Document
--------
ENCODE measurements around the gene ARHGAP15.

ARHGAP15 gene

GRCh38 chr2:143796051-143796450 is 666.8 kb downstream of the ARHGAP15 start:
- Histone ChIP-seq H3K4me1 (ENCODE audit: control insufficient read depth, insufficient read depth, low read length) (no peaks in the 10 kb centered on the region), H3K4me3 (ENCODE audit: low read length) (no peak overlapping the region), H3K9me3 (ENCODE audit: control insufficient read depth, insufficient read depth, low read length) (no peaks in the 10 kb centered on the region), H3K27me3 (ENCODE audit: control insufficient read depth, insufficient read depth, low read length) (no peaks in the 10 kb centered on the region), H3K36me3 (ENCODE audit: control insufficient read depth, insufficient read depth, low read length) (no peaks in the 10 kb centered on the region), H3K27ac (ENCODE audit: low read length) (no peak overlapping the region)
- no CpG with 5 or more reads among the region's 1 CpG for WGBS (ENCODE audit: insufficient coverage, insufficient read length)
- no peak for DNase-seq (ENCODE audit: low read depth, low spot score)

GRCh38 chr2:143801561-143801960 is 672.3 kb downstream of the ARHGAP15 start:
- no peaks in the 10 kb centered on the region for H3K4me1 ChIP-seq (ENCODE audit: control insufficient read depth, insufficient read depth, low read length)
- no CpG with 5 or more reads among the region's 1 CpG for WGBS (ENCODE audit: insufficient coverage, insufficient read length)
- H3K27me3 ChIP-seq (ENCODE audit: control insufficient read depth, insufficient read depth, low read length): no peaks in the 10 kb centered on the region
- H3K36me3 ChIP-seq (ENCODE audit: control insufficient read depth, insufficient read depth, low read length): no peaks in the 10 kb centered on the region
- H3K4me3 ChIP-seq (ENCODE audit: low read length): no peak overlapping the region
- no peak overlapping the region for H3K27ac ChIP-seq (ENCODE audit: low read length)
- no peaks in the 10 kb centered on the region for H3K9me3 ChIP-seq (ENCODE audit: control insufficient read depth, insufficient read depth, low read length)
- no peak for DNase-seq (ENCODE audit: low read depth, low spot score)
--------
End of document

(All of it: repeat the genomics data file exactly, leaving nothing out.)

ENCODE measurements around the gene ARHGAP15.

ARHGAP15 gene

GRCh38 chr2:143796051-143796450 is 666.8 kb downstream of the ARHGAP15 start:
- Histone ChIP-seq H3K4me1 (ENCODE audit: control insufficient read depth, insufficient read depth, low read length) (no peaks in the 10 kb centered on the region), H3K4me3 (ENCODE audit: low read length) (no peak overlapping the region), H3K9me3 (ENCODE audit: control insufficient read depth, insufficient read depth, low read length) (no peaks in the 10 kb centered on the region), H3K27me3 (ENCODE audit: control insufficient read depth, insufficient read depth, low read length) (no peaks in the 10 kb centered on the region), H3K36me3 (ENCODE audit: control insufficient read depth, insufficient read depth, low read length) (no peaks in the 10 kb centered on the region), H3K27ac (ENCODE audit: low read length) (no peak overlapping the region)
- no CpG with 5 or more reads among the region's 1 CpG for WGBS (ENCODE audit: insufficient coverage, insufficient read length)
- no peak for DNase-seq (ENCODE audit: low read depth, low spot score)

GRCh38 chr2:143801561-143801960 is 672.3 kb downstream of the ARHGAP15 start:
- no peaks in the 10 kb centered on the region for H3K4me1 ChIP-seq (ENCODE audit: control insufficient read depth, insufficient read depth, low read length)
- no CpG with 5 or more reads among the region's 1 CpG for WGBS (ENCODE audit: insufficient coverage, insufficient read length)
- H3K27me3 ChIP-seq (ENCODE audit: control insufficient read depth, insufficient read depth, low read length): no peaks in the 10 kb centered on the region
- H3K36me3 ChIP-seq (ENCODE audit: control insufficient read depth, insufficient read depth, low read length): no peaks in the 10 kb centered on the region
- H3K4me3 ChIP-seq (ENCODE audit: low read length): no peak overlapping the region
- no peak overlapping the region for H3K27ac ChIP-seq (ENCODE audit: low read length)
- no peaks in the 10 kb centered on the region for H3K9me3 ChIP-seq (ENCODE audit: control insufficient read depth, insufficient read depth, low read length)
- no peak for DNase-seq (ENCODE audit: low read depth, low spot score)